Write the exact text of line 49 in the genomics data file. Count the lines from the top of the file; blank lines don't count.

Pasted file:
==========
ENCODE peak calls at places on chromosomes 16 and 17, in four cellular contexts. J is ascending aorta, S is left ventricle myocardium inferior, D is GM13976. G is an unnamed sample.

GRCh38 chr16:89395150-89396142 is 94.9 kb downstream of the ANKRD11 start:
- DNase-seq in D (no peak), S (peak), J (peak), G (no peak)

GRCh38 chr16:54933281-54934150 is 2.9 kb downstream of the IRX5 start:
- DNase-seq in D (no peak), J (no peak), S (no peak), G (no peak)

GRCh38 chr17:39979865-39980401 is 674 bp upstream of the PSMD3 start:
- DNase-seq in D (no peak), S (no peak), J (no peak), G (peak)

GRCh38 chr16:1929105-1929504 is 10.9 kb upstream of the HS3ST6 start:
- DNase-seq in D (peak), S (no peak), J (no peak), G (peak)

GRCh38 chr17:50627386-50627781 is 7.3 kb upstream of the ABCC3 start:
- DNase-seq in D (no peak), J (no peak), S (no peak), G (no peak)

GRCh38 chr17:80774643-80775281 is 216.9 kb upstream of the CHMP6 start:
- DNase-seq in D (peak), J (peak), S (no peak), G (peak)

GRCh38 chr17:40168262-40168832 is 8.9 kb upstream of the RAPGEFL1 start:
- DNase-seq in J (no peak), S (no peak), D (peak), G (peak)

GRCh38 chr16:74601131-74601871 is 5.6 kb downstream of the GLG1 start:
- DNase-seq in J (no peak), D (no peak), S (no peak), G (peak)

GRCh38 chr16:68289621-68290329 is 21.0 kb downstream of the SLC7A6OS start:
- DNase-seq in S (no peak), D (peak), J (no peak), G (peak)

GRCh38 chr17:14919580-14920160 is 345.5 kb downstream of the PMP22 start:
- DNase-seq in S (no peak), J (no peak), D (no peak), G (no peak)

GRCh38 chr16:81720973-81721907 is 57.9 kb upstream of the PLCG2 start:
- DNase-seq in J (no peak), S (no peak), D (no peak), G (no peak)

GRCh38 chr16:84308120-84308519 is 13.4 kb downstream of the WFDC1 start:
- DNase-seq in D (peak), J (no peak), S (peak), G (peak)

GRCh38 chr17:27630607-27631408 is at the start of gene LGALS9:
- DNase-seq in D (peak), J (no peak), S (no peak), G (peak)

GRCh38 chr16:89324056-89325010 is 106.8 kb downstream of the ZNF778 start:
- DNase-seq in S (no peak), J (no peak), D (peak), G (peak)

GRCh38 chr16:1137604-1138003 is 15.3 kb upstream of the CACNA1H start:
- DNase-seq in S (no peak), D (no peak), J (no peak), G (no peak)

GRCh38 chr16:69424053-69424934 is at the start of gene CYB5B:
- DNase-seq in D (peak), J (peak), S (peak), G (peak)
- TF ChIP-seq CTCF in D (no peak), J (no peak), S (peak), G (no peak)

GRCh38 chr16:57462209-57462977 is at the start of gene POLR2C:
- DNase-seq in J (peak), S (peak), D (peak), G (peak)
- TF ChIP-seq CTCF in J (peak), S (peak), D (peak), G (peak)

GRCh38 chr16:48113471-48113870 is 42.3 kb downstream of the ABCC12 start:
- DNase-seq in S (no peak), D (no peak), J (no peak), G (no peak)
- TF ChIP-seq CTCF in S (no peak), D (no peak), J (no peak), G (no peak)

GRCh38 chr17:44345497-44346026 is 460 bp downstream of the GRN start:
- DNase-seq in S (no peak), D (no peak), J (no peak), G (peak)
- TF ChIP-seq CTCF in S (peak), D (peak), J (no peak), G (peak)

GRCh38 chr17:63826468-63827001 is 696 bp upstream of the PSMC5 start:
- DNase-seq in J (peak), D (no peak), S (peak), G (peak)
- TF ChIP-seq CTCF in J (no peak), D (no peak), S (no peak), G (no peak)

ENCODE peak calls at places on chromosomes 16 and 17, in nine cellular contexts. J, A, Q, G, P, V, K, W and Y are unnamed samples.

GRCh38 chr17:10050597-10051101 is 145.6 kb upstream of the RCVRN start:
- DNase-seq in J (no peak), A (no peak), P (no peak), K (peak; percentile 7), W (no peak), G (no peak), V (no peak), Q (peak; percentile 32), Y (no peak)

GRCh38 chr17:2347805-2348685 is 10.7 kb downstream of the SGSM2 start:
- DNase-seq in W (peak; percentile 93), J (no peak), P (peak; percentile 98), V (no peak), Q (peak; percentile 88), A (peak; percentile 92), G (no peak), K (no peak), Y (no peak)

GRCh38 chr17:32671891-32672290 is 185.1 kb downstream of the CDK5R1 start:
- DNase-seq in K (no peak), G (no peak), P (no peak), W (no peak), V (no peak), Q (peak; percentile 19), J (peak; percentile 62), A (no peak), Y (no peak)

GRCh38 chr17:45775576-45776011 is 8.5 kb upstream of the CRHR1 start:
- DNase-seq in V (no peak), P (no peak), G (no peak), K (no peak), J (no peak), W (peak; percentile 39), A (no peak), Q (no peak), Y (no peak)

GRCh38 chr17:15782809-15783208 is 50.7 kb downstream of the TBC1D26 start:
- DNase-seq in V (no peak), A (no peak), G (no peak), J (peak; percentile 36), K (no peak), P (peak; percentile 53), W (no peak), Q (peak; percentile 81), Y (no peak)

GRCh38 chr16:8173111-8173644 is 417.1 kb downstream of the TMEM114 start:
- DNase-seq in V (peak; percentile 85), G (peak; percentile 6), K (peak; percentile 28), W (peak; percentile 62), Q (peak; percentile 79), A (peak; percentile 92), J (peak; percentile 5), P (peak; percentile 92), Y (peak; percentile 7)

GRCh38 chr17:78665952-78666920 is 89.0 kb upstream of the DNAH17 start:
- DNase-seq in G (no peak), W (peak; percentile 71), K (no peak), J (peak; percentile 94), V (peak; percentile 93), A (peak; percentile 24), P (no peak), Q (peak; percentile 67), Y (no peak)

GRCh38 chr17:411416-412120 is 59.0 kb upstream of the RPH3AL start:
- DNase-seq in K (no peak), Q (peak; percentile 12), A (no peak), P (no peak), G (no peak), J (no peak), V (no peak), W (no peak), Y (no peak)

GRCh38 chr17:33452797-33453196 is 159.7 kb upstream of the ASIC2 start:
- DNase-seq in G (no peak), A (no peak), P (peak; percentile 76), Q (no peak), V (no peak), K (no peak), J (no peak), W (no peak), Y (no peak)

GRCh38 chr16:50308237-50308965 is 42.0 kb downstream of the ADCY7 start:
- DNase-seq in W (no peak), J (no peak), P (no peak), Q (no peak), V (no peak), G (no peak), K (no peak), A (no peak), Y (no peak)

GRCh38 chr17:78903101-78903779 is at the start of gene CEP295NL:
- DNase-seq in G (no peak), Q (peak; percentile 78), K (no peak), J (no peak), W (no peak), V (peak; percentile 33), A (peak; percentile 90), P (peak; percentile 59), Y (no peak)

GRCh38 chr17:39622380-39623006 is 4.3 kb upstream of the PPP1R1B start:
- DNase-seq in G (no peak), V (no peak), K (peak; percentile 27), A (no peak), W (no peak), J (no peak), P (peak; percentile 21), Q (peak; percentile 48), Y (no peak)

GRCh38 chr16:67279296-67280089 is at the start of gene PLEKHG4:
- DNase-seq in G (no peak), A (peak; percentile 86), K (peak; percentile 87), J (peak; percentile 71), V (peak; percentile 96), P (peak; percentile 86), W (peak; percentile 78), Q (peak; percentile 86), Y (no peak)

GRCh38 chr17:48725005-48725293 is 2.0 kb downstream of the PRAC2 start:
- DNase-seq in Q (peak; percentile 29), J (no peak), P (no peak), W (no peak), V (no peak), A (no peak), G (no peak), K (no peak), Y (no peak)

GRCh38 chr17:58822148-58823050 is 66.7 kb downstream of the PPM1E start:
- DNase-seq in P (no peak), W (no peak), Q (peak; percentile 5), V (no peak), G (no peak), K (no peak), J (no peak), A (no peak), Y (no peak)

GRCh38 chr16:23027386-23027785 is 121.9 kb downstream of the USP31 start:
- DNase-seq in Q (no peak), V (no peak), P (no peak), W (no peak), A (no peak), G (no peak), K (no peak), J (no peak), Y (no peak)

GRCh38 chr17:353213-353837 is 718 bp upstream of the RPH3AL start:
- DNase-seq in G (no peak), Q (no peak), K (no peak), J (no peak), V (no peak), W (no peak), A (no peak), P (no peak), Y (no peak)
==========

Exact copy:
- DNase-seq in J (no peak), A (no peak), P (no peak), K (peak; percentile 7), W (no peak), G (no peak), V (no peak), Q (peak; percentile 32), Y (no peak)